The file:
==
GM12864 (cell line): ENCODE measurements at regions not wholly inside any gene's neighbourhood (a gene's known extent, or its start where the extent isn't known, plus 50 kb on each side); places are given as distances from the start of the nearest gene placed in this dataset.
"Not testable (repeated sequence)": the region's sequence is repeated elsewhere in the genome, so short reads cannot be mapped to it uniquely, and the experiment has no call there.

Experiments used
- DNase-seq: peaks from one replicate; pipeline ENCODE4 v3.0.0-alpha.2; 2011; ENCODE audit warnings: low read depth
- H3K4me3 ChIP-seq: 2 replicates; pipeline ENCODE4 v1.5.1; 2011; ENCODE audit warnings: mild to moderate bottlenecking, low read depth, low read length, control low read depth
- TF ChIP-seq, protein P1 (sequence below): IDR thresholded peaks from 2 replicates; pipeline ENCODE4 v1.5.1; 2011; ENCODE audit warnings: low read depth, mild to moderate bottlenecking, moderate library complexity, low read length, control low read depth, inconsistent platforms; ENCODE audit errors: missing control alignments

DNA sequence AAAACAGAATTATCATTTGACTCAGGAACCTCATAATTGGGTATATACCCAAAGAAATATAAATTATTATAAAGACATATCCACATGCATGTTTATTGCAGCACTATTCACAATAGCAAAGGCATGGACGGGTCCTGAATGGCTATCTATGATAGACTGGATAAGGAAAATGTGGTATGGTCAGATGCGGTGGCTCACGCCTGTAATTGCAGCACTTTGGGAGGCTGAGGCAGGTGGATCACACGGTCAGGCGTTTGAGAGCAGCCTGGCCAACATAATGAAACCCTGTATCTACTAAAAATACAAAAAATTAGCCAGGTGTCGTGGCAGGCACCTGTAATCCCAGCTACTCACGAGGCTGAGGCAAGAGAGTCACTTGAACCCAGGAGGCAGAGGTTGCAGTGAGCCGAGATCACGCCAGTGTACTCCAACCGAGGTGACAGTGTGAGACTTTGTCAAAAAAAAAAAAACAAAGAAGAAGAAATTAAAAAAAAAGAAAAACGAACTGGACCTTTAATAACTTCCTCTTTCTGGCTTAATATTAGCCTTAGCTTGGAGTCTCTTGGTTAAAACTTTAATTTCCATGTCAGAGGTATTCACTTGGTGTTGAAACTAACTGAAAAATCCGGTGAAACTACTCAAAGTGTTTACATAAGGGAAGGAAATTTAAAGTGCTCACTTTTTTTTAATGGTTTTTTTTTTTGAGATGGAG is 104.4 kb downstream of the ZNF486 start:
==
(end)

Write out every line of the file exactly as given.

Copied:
GM12864 (cell line): ENCODE measurements at regions not wholly inside any gene's neighbourhood (a gene's known extent, or its start where the extent isn't known, plus 50 kb on each side); places are given as distances from the start of the nearest gene placed in this dataset.
"Not testable (repeated sequence)": the region's sequence is repeated elsewhere in the genome, so short reads cannot be mapped to it uniquely, and the experiment has no call there.

Experiments used
- DNase-seq: peaks from one replicate; pipeline ENCODE4 v3.0.0-alpha.2; 2011; ENCODE audit warnings: low read depth
- H3K4me3 ChIP-seq: 2 replicates; pipeline ENCODE4 v1.5.1; 2011; ENCODE audit warnings: mild to moderate bottlenecking, low read depth, low read length, control low read depth
- TF ChIP-seq, protein P1 (sequence below): IDR thresholded peaks from 2 replicates; pipeline ENCODE4 v1.5.1; 2011; ENCODE audit warnings: low read depth, mild to moderate bottlenecking, moderate library complexity, low read length, control low read depth, inconsistent platforms; ENCODE audit errors: missing control alignments

DNA sequence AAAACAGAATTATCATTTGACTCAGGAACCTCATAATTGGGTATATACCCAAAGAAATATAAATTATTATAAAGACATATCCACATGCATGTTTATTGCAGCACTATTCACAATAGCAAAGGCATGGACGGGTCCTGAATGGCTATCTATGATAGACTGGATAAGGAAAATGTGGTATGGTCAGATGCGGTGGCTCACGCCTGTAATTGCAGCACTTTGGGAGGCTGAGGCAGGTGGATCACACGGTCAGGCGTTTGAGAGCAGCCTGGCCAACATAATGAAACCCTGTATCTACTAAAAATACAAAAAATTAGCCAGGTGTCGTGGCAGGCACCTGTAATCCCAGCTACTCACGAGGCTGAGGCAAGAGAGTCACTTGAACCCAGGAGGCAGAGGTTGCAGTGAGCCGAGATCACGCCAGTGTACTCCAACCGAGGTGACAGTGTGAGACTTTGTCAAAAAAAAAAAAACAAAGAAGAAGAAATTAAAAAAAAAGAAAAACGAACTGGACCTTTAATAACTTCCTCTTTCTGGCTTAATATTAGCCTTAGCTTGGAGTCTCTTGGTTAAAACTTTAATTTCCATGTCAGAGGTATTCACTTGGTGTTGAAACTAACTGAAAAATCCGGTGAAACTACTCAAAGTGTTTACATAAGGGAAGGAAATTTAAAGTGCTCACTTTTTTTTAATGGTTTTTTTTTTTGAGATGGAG is 104.4 kb downstream of the ZNF486 start: